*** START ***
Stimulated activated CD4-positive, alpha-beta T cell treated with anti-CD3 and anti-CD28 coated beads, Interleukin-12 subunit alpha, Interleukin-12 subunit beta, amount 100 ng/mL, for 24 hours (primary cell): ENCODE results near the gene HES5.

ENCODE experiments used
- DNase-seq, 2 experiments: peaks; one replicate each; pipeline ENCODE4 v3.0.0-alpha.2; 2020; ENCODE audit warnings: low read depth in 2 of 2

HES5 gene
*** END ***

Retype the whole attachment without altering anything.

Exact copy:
Stimulated activated CD4-positive, alpha-beta T cell treated with anti-CD3 and anti-CD28 coated beads, Interleukin-12 subunit alpha, Interleukin-12 subunit beta, amount 100 ng/mL, for 24 hours (primary cell): ENCODE results near the gene HES5.

ENCODE experiments used
- DNase-seq, 2 experiments: peaks; one replicate each; pipeline ENCODE4 v3.0.0-alpha.2; 2020; ENCODE audit warnings: low read depth in 2 of 2

HES5 gene